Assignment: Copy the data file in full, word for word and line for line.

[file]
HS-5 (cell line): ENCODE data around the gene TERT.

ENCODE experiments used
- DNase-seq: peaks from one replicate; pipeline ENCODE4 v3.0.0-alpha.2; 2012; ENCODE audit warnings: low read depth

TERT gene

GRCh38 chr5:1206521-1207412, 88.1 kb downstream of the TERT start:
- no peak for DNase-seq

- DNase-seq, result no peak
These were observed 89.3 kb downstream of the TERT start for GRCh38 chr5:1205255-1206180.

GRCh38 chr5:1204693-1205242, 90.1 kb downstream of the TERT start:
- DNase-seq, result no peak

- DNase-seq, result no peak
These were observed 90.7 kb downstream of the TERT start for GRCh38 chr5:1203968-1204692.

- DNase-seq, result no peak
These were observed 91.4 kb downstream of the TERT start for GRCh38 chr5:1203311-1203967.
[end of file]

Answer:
HS-5 (cell line): ENCODE data around the gene TERT.

ENCODE experiments used
- DNase-seq: peaks from one replicate; pipeline ENCODE4 v3.0.0-alpha.2; 2012; ENCODE audit warnings: low read depth

TERT gene

GRCh38 chr5:1206521-1207412, 88.1 kb downstream of the TERT start:
- no peak for DNase-seq

- DNase-seq, result no peak
These were observed 89.3 kb downstream of the TERT start for GRCh38 chr5:1205255-1206180.

GRCh38 chr5:1204693-1205242, 90.1 kb downstream of the TERT start:
- DNase-seq, result no peak

- DNase-seq, result no peak
These were observed 90.7 kb downstream of the TERT start for GRCh38 chr5:1203968-1204692.

- DNase-seq, result no peak
These were observed 91.4 kb downstream of the TERT start for GRCh38 chr5:1203311-1203967.